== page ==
05/24/2012 10:42 am ET Updated Jul 24, 2012

Think Again: The Conservative War on Knowledge

The United States finds itself in an odd political predicament. One of its two major political parties is increasingly dominated by a faction of people that simply denies those aspects of reality it finds to be inconvenient and demands that any candidate who wishes to gain its support does so as well.

How else to explain the fact that while 97 percent of credentialed climate scientists concur that global warming is both extremely dangerous and caused by human activity, every one of the 21 Republican candidates who ran for Senate in 2010 denied that this could be the case?

When queried as to how it was possible that the scientific consensus could be wrong, while people with no particular knowledge of science could be right, they muttered something about a global "conspiracy," though not a shred of evidence has ever been produced to back that claim and the very idea of such a thing is comical in its ridiculousness.

As evidenced by the global warming "debate," Tea Party-style conservatives have a problem with reality. More than that, though, they have a problem with knowledge, particularly honest scholarship that leads to knowledge, as the more voters know about a given issue, the more they find the far right's purposeful ignorance inconsistent with their interests, even though it might be flattering to voters' vanity.

This conservative "war against knowledge" is not exactly a new phenomenon. Way back in the 1980s, the Reagan administration began making noise about defunding government support for social science through the National Science Foundation. As a result the scholars banded together to form the Consortium of Social Science Associations to lobby to save it.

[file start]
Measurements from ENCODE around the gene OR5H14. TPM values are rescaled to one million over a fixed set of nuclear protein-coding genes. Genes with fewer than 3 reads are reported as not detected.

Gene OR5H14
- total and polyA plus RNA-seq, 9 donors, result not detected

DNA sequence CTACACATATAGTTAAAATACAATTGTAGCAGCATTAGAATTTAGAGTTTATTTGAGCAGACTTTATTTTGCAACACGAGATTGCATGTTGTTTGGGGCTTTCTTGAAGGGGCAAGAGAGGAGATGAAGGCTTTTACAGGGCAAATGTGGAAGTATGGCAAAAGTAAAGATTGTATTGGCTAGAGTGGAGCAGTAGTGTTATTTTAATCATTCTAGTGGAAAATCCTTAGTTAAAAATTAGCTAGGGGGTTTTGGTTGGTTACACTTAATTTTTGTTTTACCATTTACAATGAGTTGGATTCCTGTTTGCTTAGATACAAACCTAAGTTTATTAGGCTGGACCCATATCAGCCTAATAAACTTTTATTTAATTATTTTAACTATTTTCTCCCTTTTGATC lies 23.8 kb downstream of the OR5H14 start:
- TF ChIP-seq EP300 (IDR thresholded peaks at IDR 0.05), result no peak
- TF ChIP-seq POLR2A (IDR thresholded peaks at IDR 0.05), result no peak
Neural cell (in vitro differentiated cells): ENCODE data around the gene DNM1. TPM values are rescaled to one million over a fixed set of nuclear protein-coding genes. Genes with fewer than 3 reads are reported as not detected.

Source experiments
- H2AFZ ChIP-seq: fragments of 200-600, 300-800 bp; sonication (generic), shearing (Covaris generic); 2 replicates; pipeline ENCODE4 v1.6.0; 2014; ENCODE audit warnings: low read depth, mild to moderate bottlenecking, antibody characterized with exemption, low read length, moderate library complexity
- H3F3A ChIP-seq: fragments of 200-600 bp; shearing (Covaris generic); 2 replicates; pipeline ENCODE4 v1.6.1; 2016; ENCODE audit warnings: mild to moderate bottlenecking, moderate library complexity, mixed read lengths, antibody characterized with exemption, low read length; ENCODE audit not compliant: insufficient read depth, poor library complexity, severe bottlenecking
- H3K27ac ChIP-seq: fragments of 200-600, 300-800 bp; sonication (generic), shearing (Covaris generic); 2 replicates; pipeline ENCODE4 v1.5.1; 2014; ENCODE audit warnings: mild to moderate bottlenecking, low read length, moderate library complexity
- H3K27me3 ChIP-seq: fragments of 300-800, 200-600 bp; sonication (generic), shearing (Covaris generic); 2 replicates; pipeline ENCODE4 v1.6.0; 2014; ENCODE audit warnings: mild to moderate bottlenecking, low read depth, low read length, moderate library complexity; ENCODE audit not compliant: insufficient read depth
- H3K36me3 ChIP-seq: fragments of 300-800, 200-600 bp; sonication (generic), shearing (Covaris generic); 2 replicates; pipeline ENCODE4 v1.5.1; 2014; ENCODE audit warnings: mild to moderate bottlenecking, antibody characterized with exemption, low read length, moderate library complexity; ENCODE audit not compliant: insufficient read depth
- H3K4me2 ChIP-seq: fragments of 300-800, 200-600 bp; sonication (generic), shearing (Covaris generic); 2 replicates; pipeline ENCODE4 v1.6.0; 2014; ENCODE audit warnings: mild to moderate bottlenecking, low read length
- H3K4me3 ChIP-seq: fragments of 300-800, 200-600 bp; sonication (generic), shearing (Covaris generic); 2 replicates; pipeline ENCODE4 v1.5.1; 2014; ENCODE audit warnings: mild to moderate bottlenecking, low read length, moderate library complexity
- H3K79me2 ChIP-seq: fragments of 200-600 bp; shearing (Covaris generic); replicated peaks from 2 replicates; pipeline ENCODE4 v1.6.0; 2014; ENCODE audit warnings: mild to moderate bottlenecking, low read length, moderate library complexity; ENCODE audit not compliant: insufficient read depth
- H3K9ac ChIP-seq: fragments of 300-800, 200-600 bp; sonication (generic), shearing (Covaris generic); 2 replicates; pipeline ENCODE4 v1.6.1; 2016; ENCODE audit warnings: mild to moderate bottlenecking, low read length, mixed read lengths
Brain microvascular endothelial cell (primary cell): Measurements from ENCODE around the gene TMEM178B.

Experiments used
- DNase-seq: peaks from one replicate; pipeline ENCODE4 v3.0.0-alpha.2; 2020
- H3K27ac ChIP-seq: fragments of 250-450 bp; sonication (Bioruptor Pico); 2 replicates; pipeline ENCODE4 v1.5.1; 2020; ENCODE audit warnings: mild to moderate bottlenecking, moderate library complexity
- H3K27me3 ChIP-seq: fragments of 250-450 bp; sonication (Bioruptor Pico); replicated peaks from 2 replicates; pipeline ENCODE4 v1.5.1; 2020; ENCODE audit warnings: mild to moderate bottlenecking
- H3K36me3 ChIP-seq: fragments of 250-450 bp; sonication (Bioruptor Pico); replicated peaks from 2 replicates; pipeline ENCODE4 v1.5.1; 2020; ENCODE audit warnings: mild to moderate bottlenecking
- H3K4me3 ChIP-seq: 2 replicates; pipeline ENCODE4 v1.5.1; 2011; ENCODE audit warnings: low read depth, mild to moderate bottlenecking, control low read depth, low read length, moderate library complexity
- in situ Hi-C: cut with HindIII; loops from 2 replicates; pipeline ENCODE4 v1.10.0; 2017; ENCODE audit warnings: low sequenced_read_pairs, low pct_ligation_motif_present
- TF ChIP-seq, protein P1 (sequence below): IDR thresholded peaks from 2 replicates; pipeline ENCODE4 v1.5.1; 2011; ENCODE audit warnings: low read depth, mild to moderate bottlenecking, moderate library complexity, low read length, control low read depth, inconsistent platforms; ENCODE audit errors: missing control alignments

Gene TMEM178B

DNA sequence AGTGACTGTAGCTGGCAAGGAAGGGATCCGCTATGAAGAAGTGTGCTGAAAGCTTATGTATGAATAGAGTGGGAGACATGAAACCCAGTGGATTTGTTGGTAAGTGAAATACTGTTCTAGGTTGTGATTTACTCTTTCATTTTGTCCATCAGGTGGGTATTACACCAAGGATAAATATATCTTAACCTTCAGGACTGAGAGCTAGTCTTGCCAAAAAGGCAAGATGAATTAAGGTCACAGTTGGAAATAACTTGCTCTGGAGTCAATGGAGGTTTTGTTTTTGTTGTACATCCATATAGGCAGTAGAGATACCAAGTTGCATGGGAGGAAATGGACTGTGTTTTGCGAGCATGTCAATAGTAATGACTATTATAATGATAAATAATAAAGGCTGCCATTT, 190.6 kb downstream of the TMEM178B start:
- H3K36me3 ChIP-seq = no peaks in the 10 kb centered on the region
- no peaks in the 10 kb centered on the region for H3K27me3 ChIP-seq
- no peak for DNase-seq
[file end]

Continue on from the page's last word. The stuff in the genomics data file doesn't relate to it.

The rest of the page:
Now conservatives have revived this effort to defund the entire National Science Foundation and, barring that, cut all government funds for political science research.

These same right-wingers saw fit to kill off the Office of Technology Assessment whose purpose, from 1972 to 1995, was to provide Congress with objective analyses of complex scientific and technical issues. The kinds of criticism of the agency could be found in a 1980 book, Fat City, by the right-wing author Donald Lambro, and so it was abolished by conservatives in Congress under the spell of Newt Gingrich's "Contract with America."

Such cutting-off-one's-nose-to-spite-one's-face-ism appears to be the sin qua non of modern conservatism, and is of a piece with recent conservative efforts to try to kill off the American Community Survey -- a crucial government data collection that has existed in various manifestations since 1850.

As Catherine Rampell of the New York Times Economix blog explains, it "tells Americans how poor we are, how rich we are, who is suffering, who is thriving, where people work, what kind of training people need to get jobs, what languages people speak, who uses food stamps, who has access to health care, and so on."

The survey, which is presently attached to the census, is used to figure out how roughly $400 billion in government funds is to be sensibly spent each year. So why get rid of it? How can anyone oppose a tiny investment that ensures so large a pile of money is spent on the basis of good data?

According to one conservative legislator, Daniel Webster, the survey "intrudes on people's lives, just like the Environmental Protection Agency or the bank regulators," adding, "this is not a scientific survey. It's a random survey."

The fellow does not appear to know that a "random" survey is a scientific survey,....

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